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Bookended by a global health emergency and a contentious US election, with a new era of social unrest erupting in between, 2020 has brought rapid change and historic disruption to all areas of the economy and life in general. Corporate boardrooms felt the impact as well.

Our 2020 Annual Corporate Directors Survey highlights some ways directors are rising to the moment. From facing areas that institutional shareholders have emphasized in recent years, like environmental, social, and governance (ESG) issues and shareholder engagement, to tackling company culture and thinking more broadly about issues like company strategy and executive compensation, the crisis presents opportunities that many directors are embracing.

But stubborn challenges remain. Directors still express dissatisfaction with their fellow board members, struggle to maintain the balance between collegiality and vigorous debate, and see little board refreshment. And even while making some improvements in boardroom diversity, directors aren’t always convinced of how important that diversity really is. While this crisis presents new opportunities for change, the onus remains on directors to make the most of these times.

Key findings from corporate directors

On shaky ground—overseeing crisis from the boardroom

As the world faces a global public health crisis and its economic fallout, only 37% of directors said their board fully understands their company’s crisis management plan. While boards give management high marks for their pandemic response, directors need to ensure that positive outlook isn’t masking potential blind spots. Boards should take the time to revisit crisis plans and revise in light of what worked—and what didn’t.

Boards make progress on ESG—but there’s still work to be done

Compared to 2019, directors are much more likely to say that ESG issues are part of the board’s agenda (45%, up from 34%). Director sentiment and perceived impact diverge, however: 51% of directors say their board fully understands ESG issues impacting the company, but only 38% think those issues actually have a financial impact on the company.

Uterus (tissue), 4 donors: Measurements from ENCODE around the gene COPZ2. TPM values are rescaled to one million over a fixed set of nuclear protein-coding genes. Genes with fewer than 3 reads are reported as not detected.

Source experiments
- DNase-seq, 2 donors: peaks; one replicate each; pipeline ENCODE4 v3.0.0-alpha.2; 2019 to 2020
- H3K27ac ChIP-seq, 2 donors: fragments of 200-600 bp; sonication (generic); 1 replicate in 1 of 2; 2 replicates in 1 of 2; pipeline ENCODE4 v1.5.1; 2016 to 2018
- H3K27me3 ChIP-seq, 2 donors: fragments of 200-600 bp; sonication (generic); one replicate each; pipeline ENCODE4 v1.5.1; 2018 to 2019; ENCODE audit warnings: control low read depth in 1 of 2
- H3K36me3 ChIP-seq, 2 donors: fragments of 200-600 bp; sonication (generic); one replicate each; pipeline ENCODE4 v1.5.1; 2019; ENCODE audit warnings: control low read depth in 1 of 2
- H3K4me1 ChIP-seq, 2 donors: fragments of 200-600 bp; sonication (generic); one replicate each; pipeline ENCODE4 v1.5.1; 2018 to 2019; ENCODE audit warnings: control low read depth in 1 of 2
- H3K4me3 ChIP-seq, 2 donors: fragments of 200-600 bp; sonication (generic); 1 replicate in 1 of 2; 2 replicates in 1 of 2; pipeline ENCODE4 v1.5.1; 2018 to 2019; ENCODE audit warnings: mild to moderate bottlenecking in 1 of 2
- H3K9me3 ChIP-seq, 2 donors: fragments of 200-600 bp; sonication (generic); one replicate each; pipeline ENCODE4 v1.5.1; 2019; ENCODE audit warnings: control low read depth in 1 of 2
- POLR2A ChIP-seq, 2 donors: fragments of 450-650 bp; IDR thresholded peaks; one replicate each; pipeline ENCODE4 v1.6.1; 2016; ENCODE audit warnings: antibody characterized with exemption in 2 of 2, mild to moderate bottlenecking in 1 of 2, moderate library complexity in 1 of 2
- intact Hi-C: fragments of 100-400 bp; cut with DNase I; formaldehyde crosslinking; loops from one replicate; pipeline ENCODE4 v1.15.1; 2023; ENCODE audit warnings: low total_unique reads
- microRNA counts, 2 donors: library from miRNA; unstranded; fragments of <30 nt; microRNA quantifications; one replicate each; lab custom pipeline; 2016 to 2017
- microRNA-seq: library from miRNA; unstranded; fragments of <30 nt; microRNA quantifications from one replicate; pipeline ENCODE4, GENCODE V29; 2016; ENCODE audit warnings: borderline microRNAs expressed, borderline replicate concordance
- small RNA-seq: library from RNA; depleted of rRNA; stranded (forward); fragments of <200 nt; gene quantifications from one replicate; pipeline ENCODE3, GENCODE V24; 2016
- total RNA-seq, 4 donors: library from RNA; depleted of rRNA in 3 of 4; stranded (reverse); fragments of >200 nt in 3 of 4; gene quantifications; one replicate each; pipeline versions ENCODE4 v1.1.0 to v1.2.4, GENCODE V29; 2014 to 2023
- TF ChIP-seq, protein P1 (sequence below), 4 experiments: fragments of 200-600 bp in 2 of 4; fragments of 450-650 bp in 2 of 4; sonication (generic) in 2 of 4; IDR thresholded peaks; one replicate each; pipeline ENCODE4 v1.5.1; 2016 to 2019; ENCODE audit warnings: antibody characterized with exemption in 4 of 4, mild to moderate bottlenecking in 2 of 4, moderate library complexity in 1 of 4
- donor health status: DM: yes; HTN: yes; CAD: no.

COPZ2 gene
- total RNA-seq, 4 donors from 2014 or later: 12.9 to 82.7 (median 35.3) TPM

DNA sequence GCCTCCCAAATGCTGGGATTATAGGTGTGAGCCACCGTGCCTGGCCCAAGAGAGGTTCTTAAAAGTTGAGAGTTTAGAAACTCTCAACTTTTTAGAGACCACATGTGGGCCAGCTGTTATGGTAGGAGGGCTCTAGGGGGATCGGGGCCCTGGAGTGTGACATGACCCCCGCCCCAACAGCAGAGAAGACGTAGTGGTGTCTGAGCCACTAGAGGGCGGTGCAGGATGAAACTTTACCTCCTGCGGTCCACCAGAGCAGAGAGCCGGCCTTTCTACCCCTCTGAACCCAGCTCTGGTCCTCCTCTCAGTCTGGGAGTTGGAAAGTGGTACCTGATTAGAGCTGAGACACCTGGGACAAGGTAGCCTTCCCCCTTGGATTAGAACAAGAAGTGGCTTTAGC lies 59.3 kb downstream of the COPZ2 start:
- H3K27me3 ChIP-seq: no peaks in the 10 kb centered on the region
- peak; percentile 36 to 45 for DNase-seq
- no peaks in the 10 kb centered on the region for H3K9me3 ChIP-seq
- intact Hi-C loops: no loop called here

Institutional shareholders continue to emphasize the importance of long-term, sustainable business models, lobbying strongly for the disclosure of ESG metrics. As the pandemic drags on and companies face financial pressures, 2020 may prove to be the tipping point to broaden the boardroom’s strategic view, including a meaningful response to ESG issues.

Supporting diversity—in theory

More than four out of five directors (84%) agree that companies should be doing more to promote gender and racial diversity in the workplace. But as the national conversation on racial justice has heated up, board efforts on racial and ethnic diversity lag, with only 34% of directors saying it is very important to have racial diversity on their board, and less than half of directors (47%) saying gender diversity is very important.

Now may be the right time to take a fresh look at the right targets to tie to executive pay. Only 39% of directors say diversity and inclusion objectives should be included in their company’s executive pay plans. Establishing board-level metrics to review regularly can help directors ground the discussion in data and know where the organization stands.

Next please! Directors want to see turnover, but boards aren’t planning for it

For the second year in a row, almost half of directors (49%) say at least one fellow board member should be replaced. Twenty-one percent say that two or more directors should go. But when it comes to succession planning, only about half of directors (49%) say a succession plan is shared with the full board. And 10% say their board doesn’t have any succession plan at all. Without a vision for their own future, it becomes that much more unrealistic to expect boards to effectively lead long-term change.

This article was first published here.

Download the full report at the right sidebar to read more.

Photo by Nastuh Abootalebi on Unsplash.

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